Film Review: “The Man From U.N.C.L.E.” By Blade Brown
Plot: In the early 1960s, CIA agent Napoleon Solo (Henry Cavill) and KGB operative Illya Kuryakin (Armie Hammer) participate in a joint mission against a mysterious criminal organization, which is working to proliferate nuclear weapons.
Guy Ritchie is a hit or miss director. While Lock, Stock and Two Smoking Barrels & Snatch remain cult classics, he’s also responsible for dull movies like Revolver and Swept Away (starring his ex-wife, and horrible actress Madonna). His most successful movies have been the Robert Downey Jr featured Sherlock Holmes and it’s sequel. Coming hot off the heels of Mission Impossible: Rogue Nation and the wildly entertaining Kingsman, The Man From U.N.C.L.E. is the latest film to take a stab at the spy genre.
One thing for sure, the cast has an undeniable chemistry. Cavill and Hammer are fun to watch and their characters butt heads at almost every turn. Its funny seeing Cavill, who is clearly the bigger of the two men getting tossed around like a rag doll. Although Hammer’s character is often referred to as a giant, the actual size difference between the two isn’t much in height, and Cavill does play Superman, so that should say enough in regards to muscles. But when you factor in that Tom Cruise initially had the role of Solo, the size difference that’s alluded to in the film makes a lot more sense.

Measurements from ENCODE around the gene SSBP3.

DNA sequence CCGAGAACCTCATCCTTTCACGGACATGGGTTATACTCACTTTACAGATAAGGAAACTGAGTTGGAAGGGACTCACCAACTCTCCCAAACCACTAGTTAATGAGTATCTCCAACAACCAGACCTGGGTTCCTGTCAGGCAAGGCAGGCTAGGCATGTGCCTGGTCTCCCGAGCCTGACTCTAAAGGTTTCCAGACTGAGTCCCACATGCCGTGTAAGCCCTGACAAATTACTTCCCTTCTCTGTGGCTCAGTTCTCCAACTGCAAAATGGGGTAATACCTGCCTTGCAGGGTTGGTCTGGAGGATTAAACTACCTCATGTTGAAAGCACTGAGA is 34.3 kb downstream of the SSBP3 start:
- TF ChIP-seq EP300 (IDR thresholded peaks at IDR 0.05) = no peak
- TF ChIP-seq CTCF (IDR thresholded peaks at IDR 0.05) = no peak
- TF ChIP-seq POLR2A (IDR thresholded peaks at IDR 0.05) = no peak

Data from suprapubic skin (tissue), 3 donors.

Alicia Vikander continues her solid year with another strong performance, following her acclaimed turn in the fantastic “Ex Machina”. Jared Harris (TV’s Mad Men) plays Solo’s handler and Hugh Grant has a small but important role. The movie is fast paced and very stylish. Which makes up for its lack of action. Those expecting Kingsman or Mission Impossible type of action will be let down. But those looking for an entertaining spy movie, a throwback to the espionage movies of the 60’s and 70’s will be fulfilled in every way.
The Bottom Line
While it’s not his best movie, this is easily Guy Ritchie’s best movie in a long time. I hope this movie finds an audience and a sequel can be greenlit. Because it’s a fun ride from start to finish.
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